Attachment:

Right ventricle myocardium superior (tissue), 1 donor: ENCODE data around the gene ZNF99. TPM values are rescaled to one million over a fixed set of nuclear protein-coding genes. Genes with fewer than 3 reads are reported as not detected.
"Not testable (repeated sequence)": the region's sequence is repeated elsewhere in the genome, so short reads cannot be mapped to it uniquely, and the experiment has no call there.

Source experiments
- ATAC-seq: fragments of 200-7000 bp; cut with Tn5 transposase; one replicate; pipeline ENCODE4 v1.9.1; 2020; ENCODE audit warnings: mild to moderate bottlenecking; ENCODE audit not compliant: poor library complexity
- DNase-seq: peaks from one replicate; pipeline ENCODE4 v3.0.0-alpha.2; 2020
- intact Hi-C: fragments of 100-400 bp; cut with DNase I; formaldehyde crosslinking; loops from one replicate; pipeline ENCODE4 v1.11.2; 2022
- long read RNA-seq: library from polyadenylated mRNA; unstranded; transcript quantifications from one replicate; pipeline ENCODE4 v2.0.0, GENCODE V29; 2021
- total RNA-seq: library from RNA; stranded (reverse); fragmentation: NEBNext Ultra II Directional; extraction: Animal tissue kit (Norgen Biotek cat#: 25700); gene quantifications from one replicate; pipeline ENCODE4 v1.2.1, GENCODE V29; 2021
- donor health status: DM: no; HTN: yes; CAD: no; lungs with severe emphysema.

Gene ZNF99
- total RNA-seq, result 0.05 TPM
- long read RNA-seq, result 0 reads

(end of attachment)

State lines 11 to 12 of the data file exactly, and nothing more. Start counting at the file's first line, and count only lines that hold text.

- total RNA-seq, result 0.05 TPM
- long read RNA-seq, result 0 reads